By Louisa Zhang, Nutritionist

Nutrition, exercise and sleep – these are the three pillars of a holistic, healthy lifestyle, and taking baby steps in these areas could help you to achieve a big difference in your quality of life.


Incorporate small, significant steps into your current lifestyle to achieve a healthier outcome. Do not opt for drastic changes – they never work. Instead, make a list of easy, achievable goals for your food intake.

You can

  • Reduce your intake of refined carbohydrates such as white rice, white bread and sugar. Take whole grains , less fat  and introduce MCT in your diet to meet your energy needs. This keeps calorie intake in check leading to a healthier weight.
  • Make a pledge to have at least one home-cooked meal a day. With home-cooked meals, you can control the ingredients. You can also control the fat and salt content. There is no need at all to add MSG and other high salt flavour enhancers. Herbs and spices can be used instead to flavour foods You can also add more fruit and vegetables.
  • Have one “(m)eatless day” a week. It could turn out to be your “eat less” day. Involve the family in conversations about food, water supply, wastage and the environment. This could make the vegetarian day more acceptable to all.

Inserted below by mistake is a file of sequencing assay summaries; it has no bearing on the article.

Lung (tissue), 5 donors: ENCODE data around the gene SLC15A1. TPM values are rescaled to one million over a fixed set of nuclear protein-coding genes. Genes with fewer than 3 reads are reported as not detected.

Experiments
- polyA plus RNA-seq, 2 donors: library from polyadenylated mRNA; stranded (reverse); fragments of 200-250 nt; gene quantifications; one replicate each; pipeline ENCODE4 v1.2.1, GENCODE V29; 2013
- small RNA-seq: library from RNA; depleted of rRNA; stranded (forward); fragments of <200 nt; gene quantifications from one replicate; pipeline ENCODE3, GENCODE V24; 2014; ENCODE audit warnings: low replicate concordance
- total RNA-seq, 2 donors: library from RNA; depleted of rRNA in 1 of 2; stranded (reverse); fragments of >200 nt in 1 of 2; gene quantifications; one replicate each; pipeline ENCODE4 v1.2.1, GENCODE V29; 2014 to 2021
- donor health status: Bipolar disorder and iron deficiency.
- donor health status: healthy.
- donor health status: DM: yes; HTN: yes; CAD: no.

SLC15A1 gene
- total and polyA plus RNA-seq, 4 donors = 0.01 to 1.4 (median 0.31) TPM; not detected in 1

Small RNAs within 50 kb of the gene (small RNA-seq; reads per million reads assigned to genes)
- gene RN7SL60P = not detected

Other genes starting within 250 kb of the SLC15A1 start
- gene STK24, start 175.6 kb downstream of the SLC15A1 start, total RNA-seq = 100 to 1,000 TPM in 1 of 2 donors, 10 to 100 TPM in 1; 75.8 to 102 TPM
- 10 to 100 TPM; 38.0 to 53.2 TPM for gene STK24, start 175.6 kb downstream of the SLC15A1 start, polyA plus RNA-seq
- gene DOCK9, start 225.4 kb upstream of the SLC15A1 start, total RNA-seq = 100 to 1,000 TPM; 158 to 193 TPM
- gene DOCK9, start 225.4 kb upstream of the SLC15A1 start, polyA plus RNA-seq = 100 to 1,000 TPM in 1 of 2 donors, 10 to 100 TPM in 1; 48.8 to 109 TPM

There is no need to give up your favourite foods. When eating out, share the portions to cut down on excess intake. Avoid walking past a bakery during closing time when cakes and pastries are going at half price.


Aim for 150 minutes of exercise a week.

Regular physical activity produces a feel-good factor, resulting in better stress management. Exercise is also good for the heart, helps you to maintain a healthy weight and may help to reduce certain cancers and alleviate aches and pain.


Make sure you get enough sleep. During sleep, the nervous system is inactive, the eyes are closed, the muscles are relaxed and consciousness is suspended. This allows the body to recharge and repair itself.

A survey conducted by Singhealth Polyclinics showed that four in 10 people lack sleep on weekdays. The use of modern technology such as the Internet and mobile devices has contributed to sleep deprivation, leading to constant tiredness. Many people also drink highly-caffeinated drinks to stay awake, which is bad for the health. There may also be a link between sleep deprivation and dementia in later life. It is believed that sleep disruption may cause toxic chemicals to accumulate in the brain causing memory loss.

The end game is to be responsible and take control of how healthy you want to be. Remember - success is satisfying only when it is accompanied by good health.